Implementing this technology is expensive though, so it will require a partnership between schools and businesses.

Changing school and business training priorities
There are an estimated 30 million jobs that pay at least $55,000 per year and don’t require a bachelor’s degree in the United States. Communicating that out and transforming America’s apprentice program requires a “cultural rebuild” that’s already underway in California. They’re spending $6 million on a campaign to revive the reputation of vocational education, and $200 million to improve the delivery of it. The need for talent is a strong motivator, and businesses know that vocational schools can’t do it alone, and practice is essential.

Traditional eLearning and videos, which are what many rely on, are not effective for hard skill training because it’s mostly passive. There’s a lot of showing, but not much doing. Live sessions on the other hand, are expensive, hard to schedule and not scalable.

Developing simulated 3D interactive training applications, built on gaming technology, enables students to ‘Learn-by-Doing’ on their PC, Web, Tablet and AR/VR. And this helps students learn employable trade skills anytime/anywhere – skills that they can practice on equipment virtually. Businesses are employing this tech internally, with exceptional results. It’s time to move that training to schools with equal vigor.

Imagine an intra-company App store section for apprentices with Technical Skilled Trade Training – not focused on ‘paper degrees’ but actual employable skills. The library of apps would be modular and your team could expand on it every year – like an App store for the specific skills you need. It would ensure all new hires were trained to the same level of mastery on the same procedures and would enhance safety protocols as well. Most importantly, it would build a viable path to employable manufacturing related jobs, help close the skills gap and deliver a long-term ROI for your training budgets, and for the country as a whole. But where to start?

The First Steps
To have the most ‘force-multiplier’ effect, the focus should be building simulations for cross-company skills. A common example of a good starting candidate for many companies is the Lock Out/Tag Out (LOTO) Procedure.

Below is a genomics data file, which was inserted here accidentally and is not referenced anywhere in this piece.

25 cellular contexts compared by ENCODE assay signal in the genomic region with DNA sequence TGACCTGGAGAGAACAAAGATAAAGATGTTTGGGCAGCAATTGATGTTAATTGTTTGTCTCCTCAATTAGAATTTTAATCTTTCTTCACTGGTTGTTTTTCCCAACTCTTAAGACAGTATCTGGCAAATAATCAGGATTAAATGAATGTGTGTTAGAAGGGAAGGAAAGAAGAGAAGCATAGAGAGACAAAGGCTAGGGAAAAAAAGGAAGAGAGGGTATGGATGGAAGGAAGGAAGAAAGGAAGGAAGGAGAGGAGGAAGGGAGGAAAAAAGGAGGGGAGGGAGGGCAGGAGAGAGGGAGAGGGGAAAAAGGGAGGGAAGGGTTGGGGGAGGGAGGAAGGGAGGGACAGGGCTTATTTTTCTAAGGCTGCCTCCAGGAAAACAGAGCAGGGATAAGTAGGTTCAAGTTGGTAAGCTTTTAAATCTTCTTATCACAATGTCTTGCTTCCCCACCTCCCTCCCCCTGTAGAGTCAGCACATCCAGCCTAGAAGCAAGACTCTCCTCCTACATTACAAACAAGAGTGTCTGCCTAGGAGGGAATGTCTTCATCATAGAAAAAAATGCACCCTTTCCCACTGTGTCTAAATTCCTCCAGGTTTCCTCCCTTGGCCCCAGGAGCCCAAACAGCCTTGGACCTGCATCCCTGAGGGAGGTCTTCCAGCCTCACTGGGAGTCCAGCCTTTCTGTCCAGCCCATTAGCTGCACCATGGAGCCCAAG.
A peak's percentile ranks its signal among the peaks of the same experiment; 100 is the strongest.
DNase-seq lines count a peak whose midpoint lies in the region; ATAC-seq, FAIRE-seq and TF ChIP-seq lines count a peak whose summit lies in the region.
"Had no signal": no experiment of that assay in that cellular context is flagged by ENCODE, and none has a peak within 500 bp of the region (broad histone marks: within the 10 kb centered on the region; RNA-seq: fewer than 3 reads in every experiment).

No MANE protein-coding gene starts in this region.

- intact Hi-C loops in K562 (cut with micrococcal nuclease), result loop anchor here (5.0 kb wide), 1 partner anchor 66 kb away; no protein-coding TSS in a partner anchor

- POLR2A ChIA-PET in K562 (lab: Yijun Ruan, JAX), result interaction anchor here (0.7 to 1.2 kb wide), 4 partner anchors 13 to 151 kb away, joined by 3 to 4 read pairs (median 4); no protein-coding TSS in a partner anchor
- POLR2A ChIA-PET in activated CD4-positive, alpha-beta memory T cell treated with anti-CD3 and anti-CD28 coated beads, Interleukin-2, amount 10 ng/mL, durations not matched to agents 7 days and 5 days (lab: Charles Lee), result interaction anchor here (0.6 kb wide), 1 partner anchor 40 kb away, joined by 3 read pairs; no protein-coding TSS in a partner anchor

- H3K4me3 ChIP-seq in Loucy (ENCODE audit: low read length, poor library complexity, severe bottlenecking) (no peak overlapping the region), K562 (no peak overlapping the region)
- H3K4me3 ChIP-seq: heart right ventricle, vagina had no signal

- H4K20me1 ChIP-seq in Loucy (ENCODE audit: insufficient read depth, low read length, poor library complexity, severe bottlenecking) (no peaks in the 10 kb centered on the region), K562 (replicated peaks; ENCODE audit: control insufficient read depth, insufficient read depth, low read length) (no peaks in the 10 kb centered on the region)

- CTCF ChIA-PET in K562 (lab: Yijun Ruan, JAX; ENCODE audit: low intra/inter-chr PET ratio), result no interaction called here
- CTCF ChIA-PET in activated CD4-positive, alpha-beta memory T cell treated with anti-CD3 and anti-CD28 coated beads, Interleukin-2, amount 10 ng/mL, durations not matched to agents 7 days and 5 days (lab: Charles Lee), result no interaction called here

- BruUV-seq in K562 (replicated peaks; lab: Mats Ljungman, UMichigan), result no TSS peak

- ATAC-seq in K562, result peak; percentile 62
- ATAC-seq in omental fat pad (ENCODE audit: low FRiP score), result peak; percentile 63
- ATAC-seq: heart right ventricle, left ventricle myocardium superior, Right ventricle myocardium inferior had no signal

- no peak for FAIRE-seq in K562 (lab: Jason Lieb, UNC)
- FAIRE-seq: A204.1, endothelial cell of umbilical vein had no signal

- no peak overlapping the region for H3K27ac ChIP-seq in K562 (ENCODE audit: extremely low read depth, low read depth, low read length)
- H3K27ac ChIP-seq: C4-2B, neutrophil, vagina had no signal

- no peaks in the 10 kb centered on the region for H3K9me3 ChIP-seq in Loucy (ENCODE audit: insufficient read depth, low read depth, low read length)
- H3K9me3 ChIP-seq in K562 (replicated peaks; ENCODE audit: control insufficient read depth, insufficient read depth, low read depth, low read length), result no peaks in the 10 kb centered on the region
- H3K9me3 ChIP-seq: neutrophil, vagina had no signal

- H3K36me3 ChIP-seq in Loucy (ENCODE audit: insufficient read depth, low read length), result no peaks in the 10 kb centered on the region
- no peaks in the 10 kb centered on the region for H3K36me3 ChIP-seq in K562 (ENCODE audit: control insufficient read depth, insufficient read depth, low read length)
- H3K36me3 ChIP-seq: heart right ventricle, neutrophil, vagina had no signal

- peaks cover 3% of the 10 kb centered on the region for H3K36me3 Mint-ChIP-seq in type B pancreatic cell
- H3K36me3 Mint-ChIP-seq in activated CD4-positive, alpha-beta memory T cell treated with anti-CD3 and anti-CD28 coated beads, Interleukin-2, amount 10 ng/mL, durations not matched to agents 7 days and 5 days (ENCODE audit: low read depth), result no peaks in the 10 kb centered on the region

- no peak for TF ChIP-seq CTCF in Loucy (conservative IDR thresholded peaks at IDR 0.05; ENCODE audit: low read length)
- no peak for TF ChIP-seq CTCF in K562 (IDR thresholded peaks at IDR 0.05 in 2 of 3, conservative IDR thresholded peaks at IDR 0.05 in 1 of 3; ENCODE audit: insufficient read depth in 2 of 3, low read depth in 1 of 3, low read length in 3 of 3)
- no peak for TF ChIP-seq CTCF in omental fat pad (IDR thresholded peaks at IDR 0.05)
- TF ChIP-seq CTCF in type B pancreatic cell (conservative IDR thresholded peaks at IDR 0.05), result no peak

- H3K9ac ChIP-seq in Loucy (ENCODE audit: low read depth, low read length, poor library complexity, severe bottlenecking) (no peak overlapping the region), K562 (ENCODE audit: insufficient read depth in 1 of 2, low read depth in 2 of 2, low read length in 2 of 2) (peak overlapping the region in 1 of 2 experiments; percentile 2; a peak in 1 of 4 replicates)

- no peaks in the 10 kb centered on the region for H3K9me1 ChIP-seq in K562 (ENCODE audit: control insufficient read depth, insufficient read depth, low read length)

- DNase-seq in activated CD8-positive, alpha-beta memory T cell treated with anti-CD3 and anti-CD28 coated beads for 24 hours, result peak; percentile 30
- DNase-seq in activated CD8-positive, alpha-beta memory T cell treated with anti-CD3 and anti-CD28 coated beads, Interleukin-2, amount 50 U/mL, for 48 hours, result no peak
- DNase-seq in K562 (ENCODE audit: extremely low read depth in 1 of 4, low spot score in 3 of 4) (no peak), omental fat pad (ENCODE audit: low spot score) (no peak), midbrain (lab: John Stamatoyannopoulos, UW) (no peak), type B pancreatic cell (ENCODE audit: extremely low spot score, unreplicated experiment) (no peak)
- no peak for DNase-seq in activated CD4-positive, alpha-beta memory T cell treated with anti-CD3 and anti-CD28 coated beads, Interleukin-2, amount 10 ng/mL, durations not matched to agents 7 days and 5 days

LOTO is a safety procedure that’s used to ensure dangerous machines are properly shut off and not able to be started up again prior to the completion of maintenance or servicing work. It is universally used across industries as a safe method of working on hazardous equipment and is mandated by law in many countries. See how a user performs the steps here:

The 3D simulations should be built on the Three Pillars of effective learning methodology:

  1. SHOW you what to do (not TELL) in a virtual space that mimics the real world.
  2. Let you PRACTICE on your own as often as necessary, safely – from anywhere.
  3. Give simple, intuitive, language-neutral FEEDBACK (thumbs up or down, green or red checkmarks, etc.)

And it really is that simple. Once we get the ball rolling, companies could build these trainings in their App libraries, focusing first on ubiquitous trainings that would apply to a large portion of the company and updating them as needed, while creating additional trainings and eventually, an apprenticeship model rivaling what’s found in Europe. It makes sense from both a time and cost perspective. And the ROI is a given.

Again, from Mike Rowe: “As long as Americans remain addicted to affordable electricity, smooth roads, indoor plumbing and climate control, the opportunities in the skilled trades will never go away.” In fact, we’ve already seen demand increase. And with current technicians set to retire, we’re at a critical stage.

Are you ready to close the labor shortage gap in your company? Reach out today!